Change is famously claimed to be the only constant in human life. And, it is only because of this ‘change’ ushered in by the biotechnology sector today owing to which the entire face of the global economy is transforming. Humans have been harnessing the strategic use of biological processes for over 10,000 years now for some purpose or the other, but all ultimately aim at improving the quality of life. However, it was in the late 1960s and 70s that the use of molecular and cellular technology in scientific agriculture and fermentation gave birth to a concept that was destined to be the pillar of emerging economies in later years- biotechnology.
Coined by Karl Erkey, the term refers to the “Application of the principles of engineering and biological science to create new products from raw materials of biological origin, for example, vaccines or food.” To put in simple words, biotechnology implies the use of “the use of living organism/s or their product/s to modify or improve human health and human environment.”
Well, if you say physics and chemistry broke all boundaries with industrial innovations, let me tell you, the ground breaking transformations of today and tomorrow are all in the name of biology. Our growing ability to plot, impersonate and manipulate genetic codes of a plethora of biological organisms has opened up a multitude of avenues for the applications of biotechnology ranging from agriculture to medicine, from information technology to warfare. And as one further delves into the issue, the miraculous ways through which biotechnology is revolutionising all aspects of our lives comes to light. Thanks to the 400+ biotechnology drugs and vaccines, millions of those ailing with various cancers, Alzheimer’s disease, heart diseases, diabetes, multiple sclerosis, AIDS and arthritis and so on have benefitted largely since the 1980s. Not only this, have you ever wondered what helps make that filter coffee of yours so delightful? Ever wondered how over the years the cornflakes in your cereal bowl has arose out of genetically modified crop needing fewer and fewer pesticides? Ever wondered how that bread in your fridge rises and stays fresh or how the vanilla you just put in the cake is developed? Well, fact finder alert, more than 70% of the processed foods in the supermarket have been improvised via biotechnological processes. Biotech crops are known to not only have better yields, lower need for chemicals, but they have also helped improve farmers’ bottom lines and boost their standard of living. With obesity rates climbing to epidemic levels worldwide, biotechnology is now all set to create a healthier and more nutritional generation of oils from soybeans, sunflowers and canola. To make animal products safer when they leave farms, more than 100 animal biotech products are presently available in the markets today. Research is underway to develop DNA based animal identification systems capable of accurately tracking any possibilities for any outbreaks of the mad cow disease so as to facilitate quick withdrawal of such affected meats from the grocery stores.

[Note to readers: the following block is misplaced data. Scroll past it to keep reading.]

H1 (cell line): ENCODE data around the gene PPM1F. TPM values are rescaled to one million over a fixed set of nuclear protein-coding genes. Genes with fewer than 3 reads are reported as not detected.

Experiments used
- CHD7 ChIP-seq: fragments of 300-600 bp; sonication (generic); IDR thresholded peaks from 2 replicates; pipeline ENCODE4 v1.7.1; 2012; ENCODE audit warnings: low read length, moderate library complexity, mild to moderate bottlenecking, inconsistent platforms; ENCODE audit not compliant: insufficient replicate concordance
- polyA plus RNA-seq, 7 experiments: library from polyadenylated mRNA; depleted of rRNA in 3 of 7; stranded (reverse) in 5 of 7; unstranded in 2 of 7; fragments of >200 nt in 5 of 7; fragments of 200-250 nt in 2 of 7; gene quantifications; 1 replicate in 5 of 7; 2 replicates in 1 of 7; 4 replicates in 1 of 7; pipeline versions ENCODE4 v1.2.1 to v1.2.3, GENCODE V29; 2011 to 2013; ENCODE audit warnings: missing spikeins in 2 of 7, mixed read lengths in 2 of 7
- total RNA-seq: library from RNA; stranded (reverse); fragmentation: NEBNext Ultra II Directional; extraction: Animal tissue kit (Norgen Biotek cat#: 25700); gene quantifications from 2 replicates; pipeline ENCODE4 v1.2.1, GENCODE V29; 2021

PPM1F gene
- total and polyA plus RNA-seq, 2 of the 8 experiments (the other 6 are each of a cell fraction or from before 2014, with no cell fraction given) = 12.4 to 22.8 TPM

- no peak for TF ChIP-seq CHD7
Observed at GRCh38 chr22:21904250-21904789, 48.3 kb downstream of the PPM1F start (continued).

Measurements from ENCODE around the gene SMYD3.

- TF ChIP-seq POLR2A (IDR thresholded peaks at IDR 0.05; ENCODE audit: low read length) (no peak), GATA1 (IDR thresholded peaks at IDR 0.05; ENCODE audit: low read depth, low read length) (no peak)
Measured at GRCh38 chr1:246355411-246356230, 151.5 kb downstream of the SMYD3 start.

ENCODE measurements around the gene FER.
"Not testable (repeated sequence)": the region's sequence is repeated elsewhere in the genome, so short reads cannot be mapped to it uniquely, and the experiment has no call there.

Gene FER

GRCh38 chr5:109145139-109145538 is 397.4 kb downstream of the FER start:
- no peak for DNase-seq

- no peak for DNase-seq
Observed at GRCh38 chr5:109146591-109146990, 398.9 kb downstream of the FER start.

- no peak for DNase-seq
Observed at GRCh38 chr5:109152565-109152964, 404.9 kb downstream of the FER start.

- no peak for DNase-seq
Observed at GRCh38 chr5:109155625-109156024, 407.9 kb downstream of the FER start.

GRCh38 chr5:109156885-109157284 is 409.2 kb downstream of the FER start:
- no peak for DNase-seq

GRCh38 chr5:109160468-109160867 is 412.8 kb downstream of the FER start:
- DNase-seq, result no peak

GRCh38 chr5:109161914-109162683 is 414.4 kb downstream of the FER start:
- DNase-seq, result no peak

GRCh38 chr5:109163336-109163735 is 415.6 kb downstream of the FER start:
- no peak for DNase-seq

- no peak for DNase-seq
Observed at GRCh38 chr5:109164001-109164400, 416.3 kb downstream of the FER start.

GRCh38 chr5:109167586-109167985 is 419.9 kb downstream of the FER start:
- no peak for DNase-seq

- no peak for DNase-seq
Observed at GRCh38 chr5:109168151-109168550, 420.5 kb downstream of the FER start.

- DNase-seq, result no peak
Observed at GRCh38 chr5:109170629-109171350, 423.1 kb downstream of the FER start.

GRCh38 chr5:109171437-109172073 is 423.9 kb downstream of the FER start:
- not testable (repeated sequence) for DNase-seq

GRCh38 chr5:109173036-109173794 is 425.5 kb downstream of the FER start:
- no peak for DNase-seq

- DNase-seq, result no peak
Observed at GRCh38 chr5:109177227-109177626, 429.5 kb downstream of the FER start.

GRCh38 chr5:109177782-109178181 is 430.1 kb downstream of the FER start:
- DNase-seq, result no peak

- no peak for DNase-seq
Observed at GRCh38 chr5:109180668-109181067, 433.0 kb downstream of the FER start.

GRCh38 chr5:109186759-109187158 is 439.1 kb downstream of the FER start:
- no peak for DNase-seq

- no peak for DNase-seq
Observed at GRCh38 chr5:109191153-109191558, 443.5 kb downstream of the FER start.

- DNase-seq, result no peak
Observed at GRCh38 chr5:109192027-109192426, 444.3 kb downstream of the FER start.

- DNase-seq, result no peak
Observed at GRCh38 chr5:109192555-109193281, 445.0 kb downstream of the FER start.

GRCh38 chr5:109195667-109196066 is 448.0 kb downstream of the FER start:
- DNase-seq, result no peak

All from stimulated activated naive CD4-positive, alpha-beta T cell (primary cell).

Today, after two decades of success in the fields of healthcare and food production, biotech researchers are now steering towards the manufacturing of common products like fuel and plastic, to develop cleaner, more efficient and sustainable versions of them through renewable resources. Tackling environmental challenges, products like biodiesel and ethanol, extracted from soybean oils, corn, agricultural residue and even grass clippings are fast emerging as the alternate modes of fuel. Crops engineered through biotechnology not only help boost up farming efficiency, but also provide a softer environmental footprint than traditional agricultural practices. Even when you look around, those fresh clothes you got out of the dryer, are as spotless as new owing to the detergent enzymes developed by biotechnology. Replacing the conventional phosphates that so dearly contributed to water pollution, these enzymes require much lesser energy to be produced.